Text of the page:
One of the reasons I am drawn to Magda Gerber’s RIE parent/infant philosophy is that it does not advocate forcing children to share. Why? Because sharing by it’s very nature is a voluntary act — to force a child to “share” is much closer to an act of theft than it is an act of generosity (for further discussion, see my article “Sharing Is Not A Virtue“).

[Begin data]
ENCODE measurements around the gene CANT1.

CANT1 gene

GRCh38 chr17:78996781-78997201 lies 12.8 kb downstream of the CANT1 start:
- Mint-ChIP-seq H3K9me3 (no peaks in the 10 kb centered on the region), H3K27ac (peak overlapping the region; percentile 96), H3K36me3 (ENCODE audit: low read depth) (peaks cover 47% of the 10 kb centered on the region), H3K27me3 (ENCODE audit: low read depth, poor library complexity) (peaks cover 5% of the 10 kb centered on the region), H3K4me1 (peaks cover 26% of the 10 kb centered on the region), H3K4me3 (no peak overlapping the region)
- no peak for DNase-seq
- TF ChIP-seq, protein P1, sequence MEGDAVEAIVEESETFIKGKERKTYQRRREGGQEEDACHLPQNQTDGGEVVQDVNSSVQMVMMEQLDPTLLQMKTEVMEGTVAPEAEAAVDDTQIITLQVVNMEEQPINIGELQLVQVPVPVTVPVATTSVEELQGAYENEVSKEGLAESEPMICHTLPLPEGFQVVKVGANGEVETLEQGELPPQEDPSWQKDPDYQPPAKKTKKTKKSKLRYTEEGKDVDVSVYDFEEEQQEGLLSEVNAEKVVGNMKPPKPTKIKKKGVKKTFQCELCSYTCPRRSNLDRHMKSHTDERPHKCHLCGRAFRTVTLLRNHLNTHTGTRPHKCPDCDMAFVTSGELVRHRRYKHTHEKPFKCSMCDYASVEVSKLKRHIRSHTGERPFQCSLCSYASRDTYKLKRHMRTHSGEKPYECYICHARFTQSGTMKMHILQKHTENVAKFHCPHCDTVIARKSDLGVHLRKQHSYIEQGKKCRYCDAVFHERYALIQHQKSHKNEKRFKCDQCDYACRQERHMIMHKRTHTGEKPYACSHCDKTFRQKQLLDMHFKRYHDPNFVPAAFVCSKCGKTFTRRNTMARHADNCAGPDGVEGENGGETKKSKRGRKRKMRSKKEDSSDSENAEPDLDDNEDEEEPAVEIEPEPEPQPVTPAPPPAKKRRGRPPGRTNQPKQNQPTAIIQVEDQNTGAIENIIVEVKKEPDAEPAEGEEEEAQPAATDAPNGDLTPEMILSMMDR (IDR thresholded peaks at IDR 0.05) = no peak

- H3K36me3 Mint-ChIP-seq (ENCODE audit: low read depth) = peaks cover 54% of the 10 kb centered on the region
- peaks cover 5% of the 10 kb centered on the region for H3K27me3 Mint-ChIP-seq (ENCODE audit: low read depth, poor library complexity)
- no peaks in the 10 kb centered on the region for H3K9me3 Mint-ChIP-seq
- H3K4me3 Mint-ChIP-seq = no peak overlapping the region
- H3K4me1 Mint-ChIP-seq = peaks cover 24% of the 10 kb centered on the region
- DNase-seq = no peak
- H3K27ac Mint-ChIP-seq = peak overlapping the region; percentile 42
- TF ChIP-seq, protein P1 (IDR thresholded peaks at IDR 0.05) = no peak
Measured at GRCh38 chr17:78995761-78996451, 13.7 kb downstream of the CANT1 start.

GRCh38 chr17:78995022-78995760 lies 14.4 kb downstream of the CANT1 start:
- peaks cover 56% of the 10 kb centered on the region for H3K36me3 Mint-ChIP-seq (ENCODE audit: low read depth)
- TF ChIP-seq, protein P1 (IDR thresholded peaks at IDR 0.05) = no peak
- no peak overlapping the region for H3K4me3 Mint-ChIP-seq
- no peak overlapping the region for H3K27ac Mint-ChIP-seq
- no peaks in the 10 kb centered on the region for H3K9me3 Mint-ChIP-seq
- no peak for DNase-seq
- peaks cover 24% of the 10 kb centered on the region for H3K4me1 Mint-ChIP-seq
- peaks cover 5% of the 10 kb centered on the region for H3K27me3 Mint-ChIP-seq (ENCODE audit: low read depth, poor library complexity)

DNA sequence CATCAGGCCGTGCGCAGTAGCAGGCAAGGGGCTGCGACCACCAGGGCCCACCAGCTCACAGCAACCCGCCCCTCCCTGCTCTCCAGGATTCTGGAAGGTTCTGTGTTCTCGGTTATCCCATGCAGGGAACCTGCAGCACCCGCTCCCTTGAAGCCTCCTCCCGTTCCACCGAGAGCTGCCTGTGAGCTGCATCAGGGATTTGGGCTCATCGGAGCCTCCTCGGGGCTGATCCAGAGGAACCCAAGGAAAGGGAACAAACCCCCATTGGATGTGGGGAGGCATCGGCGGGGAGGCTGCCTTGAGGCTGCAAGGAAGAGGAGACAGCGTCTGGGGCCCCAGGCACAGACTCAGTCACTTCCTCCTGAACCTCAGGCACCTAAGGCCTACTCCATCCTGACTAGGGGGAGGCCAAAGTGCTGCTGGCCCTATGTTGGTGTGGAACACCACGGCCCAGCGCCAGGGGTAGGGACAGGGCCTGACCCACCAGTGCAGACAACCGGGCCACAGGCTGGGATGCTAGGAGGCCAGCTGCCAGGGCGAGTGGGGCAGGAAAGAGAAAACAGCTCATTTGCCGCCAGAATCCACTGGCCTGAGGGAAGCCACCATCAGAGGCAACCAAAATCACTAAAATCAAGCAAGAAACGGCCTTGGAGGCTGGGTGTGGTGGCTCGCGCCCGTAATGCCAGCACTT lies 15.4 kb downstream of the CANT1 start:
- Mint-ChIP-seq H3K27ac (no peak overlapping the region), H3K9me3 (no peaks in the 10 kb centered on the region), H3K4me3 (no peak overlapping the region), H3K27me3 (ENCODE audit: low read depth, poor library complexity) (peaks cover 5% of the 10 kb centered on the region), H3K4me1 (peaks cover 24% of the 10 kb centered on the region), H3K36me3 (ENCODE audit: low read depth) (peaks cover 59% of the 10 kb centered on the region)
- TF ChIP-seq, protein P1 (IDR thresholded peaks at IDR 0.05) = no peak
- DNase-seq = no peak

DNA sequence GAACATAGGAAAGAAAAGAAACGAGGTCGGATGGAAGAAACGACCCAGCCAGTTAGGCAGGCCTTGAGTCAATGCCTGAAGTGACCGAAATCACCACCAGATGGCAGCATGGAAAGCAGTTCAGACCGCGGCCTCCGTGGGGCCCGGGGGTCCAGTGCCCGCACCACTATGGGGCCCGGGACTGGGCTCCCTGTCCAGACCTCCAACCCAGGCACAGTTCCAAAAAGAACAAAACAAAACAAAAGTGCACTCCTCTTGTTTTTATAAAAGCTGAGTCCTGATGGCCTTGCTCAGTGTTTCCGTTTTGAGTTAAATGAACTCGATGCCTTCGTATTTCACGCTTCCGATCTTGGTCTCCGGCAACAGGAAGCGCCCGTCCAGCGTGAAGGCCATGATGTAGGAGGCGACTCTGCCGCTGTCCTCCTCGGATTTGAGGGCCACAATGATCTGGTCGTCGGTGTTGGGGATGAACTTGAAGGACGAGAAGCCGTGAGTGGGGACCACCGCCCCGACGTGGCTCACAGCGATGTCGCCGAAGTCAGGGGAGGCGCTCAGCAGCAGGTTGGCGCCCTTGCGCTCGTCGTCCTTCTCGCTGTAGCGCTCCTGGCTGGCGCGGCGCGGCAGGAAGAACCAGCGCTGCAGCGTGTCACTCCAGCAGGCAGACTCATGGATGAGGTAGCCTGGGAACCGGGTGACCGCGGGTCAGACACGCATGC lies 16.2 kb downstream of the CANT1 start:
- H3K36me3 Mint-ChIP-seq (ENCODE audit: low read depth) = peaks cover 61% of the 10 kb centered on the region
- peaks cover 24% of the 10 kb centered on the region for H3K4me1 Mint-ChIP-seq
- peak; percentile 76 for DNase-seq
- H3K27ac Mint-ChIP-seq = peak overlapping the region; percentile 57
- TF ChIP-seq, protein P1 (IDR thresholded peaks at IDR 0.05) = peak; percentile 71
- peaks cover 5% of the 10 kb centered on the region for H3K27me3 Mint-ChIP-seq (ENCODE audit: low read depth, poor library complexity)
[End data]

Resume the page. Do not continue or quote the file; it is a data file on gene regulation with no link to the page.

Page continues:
But on a deeper level Gerber understood, at least implicitly, Ayn Rand’s idea that knowledge is hierarchical. That means certain concepts are dependent on other, more basic concepts, and one cannot grasp or be expected to grasp an idea that relies on more basic, fundamental knowledge. For example, you cannot grasp the concept of “furniture” without first identifying a few different kinds of furniture, such as tables, chairs, book cases; you cannot understand multiplication until you grasp addition; etc. Continue reading